The MPAA recently announced that Latinos make up 25 percent of moviegoers. In fact, the average Latino moviegoer sees 5.3 movies a year, compared to 3.7 movies per year for African Americans and 3.5 movies per year for white moviegoers. In other words, people of color go to the movies more than white people.
Alyssa Rosenberg writes:
I tend to end up pointing to the performance of movies with African American leads or diverse casts to point out that there's an underserved market there, and I think that point remains true. But maybe an ancillary point is that African American moviegoers are, by a narrow margin, and Latino moviegoers are by a wide margin, more dedicated customers of Hollywood's existing products than white audiences are, and their numbers are growing. You'd think Hollywood would want to hold on to those customers, and to recognize that the day is coming when those consumers' preferences will be more important than the white consumers who no longer have either numerical superiority or proof that they're more loyal customers. Nothing about the state of writers' rooms and directors chairs suggest that movies are television are actively preparing for that eventuality.
Where are the brown-skinned versions of the Kates, the Reeses and the Camerons? Who are the POC alternatives or equivalents? Where are their romcoms? Where is the next Latina romcom superstar? Does Jennifer Lopez have no heirs?
(On the flip side, while white guy blockbuster franchises like Mission Impossible and James Bond will sometimes throw a woman of color in the mix — Thandie Newton, Paula Patton, Michelle Yeoh, Halle Berry — do you think you would ever see a romcom in which a pretty blonde fell for a black guy, or a Chicano dude? Will Smith can kiss Eva Mendes, but do you think Kate Hudson would ever make out with a brown man onscreen?)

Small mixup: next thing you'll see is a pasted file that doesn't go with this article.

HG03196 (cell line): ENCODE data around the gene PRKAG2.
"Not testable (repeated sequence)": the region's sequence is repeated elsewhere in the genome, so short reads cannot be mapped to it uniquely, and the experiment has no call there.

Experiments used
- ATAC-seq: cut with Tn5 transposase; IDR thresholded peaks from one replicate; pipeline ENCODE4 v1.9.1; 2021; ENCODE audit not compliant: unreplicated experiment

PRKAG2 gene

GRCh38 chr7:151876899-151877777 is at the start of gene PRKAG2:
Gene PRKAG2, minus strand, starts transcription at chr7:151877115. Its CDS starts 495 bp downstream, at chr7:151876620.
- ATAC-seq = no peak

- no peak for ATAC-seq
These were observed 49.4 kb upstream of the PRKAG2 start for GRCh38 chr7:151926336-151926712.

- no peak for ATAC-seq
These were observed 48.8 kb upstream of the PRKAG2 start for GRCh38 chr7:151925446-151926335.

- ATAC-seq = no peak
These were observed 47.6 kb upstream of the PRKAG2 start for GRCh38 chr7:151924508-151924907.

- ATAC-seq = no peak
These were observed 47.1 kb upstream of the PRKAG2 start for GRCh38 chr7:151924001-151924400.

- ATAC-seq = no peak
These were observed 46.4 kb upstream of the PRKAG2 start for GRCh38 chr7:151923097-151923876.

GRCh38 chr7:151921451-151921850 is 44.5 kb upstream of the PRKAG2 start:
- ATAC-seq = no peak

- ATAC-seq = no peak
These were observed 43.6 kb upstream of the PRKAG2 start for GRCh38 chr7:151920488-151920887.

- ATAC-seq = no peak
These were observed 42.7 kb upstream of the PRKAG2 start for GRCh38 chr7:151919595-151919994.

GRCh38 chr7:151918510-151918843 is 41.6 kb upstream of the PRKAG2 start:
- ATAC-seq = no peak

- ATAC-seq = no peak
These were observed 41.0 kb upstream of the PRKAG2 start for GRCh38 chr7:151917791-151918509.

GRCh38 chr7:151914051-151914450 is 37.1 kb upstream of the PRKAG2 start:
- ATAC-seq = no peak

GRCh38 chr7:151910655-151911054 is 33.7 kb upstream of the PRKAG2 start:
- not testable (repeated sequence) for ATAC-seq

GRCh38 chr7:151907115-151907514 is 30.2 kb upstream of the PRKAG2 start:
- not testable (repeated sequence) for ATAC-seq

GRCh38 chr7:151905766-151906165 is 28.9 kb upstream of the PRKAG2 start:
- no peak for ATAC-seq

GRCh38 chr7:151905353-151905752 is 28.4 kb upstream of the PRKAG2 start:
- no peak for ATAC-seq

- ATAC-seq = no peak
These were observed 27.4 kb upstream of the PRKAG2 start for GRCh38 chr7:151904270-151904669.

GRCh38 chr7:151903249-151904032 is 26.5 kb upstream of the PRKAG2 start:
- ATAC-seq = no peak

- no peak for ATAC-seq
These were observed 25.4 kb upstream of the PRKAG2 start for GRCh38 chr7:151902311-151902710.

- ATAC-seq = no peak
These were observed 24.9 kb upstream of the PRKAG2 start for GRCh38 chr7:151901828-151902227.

Knowing who is buying those tickets — women, people of color — just makes the case for diversity even stronger. Fast Five was on TV the other day and I couldn't help but notice how that flick has such a great formula for a franchise. You get your pretty white guy, Paul Walker. But you also get brown skin: Ludacris! The Rock! Vin Diesel! Jordana Brewster is half Brazilian, so that's cool; Michelle Rodriguez was in the first flick, Bow Wow was in the Tokyo one. It never feels like tokenism, and the end result is, as they say, bookoo bucks. Because there's something for everyone. I've got a hunch that since Justin Lin — who directed three of the Fast/Furious flicks — is Asian, it's organic to consider all the casting options. Call it the Shonda Rhimes effect: Get women and people of color in positions of power, get quality roles for women and people of color, end up with shows and movies that women and people of color want to see.
Still, it's kind of weird that someone like Kate Hudson can be the golden girl in Tinseltown for so long, only to be virtually shunned because she's (gasp!) aged and had kids. This is what we do to women who are no longer fresh little twenty-somethings: Forget about them. There was a time that these women could make moves on their own, but it seems to have passed:
"Pre-[2007-08 Writers Guild of America] strike, they'd give [development] deals to the Reese's of the world," explains one motion-picture literary agent, "Sandy Bullock had a company. And so did Julia Roberts. But because of the economic atmosphere in the movie business, it's virtually impossible today."
The Star Market: Can Kate Hudson Escape the Rom-Com Curse? [Vulture]
MPAA: Latinos Are America's Most Dedicated Moviegoers [Think Progress]